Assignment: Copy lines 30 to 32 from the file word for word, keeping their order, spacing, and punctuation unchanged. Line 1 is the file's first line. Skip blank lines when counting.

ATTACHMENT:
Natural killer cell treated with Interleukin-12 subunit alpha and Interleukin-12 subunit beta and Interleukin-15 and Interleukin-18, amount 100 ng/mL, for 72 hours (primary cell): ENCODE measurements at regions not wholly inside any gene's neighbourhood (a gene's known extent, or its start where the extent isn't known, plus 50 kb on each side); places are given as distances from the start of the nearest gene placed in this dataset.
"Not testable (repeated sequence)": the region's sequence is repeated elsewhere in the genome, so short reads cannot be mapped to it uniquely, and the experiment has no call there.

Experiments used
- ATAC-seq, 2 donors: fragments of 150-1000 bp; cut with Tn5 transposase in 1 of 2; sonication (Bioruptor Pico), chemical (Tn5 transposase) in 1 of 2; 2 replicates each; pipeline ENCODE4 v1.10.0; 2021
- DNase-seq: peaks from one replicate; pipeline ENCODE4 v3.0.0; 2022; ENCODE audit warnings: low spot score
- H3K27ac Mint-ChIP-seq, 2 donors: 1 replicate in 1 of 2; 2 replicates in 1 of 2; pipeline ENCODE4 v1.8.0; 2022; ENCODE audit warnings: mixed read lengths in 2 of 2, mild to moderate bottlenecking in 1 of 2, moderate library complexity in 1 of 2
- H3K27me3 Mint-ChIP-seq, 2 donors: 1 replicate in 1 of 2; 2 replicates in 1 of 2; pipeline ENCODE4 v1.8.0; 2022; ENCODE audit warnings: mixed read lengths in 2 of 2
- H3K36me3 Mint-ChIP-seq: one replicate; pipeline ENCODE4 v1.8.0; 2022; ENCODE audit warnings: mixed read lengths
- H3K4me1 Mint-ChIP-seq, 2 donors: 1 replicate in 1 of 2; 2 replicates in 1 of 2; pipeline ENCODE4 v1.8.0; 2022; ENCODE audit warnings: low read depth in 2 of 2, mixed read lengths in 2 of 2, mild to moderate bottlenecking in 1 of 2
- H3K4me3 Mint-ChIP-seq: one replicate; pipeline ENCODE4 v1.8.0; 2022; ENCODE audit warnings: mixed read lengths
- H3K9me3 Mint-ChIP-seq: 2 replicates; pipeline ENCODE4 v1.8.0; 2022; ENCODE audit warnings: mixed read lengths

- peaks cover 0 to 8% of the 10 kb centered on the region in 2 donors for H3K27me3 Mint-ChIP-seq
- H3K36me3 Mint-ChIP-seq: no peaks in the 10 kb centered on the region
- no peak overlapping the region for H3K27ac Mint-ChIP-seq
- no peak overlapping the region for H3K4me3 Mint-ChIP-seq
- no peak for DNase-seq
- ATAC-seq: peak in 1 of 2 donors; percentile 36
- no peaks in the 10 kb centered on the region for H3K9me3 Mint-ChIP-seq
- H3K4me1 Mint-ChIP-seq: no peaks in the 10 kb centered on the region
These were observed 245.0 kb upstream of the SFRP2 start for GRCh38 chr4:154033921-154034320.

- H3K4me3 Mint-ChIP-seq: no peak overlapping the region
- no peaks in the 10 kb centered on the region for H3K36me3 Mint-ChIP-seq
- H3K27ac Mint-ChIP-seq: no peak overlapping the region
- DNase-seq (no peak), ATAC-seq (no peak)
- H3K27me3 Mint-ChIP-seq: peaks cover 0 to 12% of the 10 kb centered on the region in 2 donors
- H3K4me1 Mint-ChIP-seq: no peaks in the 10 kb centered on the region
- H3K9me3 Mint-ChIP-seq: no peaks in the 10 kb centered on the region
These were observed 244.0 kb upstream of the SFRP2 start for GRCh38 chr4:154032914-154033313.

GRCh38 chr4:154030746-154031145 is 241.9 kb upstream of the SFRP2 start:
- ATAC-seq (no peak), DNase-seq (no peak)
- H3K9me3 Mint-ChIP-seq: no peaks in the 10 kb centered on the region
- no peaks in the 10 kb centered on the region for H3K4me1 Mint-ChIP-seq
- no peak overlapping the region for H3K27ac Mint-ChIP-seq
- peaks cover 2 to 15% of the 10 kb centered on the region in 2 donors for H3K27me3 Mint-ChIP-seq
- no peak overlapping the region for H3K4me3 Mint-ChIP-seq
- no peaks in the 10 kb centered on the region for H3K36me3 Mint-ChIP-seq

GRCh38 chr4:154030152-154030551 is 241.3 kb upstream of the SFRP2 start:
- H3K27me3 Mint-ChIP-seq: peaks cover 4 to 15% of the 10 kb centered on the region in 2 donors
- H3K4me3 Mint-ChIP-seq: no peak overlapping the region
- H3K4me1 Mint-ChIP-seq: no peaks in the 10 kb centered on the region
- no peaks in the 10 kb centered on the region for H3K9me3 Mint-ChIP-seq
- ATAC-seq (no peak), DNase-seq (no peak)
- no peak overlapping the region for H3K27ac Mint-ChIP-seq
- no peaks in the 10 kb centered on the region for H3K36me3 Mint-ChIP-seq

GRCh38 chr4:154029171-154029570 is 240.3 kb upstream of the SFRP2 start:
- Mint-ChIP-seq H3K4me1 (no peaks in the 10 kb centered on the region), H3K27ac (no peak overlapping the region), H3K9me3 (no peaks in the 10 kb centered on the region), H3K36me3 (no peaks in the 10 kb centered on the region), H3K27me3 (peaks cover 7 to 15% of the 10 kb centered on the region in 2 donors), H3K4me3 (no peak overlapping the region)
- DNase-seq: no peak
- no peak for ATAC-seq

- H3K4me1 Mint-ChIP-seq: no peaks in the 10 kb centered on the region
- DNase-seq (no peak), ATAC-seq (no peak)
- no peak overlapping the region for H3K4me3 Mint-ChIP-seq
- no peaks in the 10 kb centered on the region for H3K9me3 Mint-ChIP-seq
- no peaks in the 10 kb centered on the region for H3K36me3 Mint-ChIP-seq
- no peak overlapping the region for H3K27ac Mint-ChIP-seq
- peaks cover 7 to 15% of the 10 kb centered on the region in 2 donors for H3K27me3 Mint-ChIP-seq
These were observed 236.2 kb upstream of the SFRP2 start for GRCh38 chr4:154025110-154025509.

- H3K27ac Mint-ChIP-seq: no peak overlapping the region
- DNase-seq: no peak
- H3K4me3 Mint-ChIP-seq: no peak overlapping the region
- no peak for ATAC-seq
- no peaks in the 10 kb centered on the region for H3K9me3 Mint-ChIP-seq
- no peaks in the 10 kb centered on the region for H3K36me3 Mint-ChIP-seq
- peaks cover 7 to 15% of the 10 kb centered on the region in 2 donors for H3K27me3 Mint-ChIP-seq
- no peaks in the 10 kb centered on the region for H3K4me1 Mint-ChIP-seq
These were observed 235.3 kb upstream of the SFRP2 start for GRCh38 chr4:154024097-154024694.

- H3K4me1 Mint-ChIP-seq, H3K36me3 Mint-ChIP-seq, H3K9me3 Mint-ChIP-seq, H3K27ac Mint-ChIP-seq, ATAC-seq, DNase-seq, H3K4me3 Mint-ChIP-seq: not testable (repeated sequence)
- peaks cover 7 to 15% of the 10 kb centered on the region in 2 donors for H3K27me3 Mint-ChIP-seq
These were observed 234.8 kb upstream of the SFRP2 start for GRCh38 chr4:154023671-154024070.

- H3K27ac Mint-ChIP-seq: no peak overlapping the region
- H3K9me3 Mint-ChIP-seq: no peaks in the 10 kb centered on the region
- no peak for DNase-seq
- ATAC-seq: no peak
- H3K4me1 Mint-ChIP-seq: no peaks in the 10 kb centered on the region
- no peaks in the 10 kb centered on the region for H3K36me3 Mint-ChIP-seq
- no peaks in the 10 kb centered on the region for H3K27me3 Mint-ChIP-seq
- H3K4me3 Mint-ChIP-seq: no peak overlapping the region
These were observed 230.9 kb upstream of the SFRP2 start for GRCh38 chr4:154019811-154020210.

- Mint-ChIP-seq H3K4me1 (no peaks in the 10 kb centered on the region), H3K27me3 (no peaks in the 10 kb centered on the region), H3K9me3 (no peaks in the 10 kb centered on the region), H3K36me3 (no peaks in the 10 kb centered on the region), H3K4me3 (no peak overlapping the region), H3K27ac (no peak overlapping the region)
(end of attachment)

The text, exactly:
- ATAC-seq (no peak), DNase-seq (no peak)
- H3K9me3 Mint-ChIP-seq: no peaks in the 10 kb centered on the region
- no peaks in the 10 kb centered on the region for H3K4me1 Mint-ChIP-seq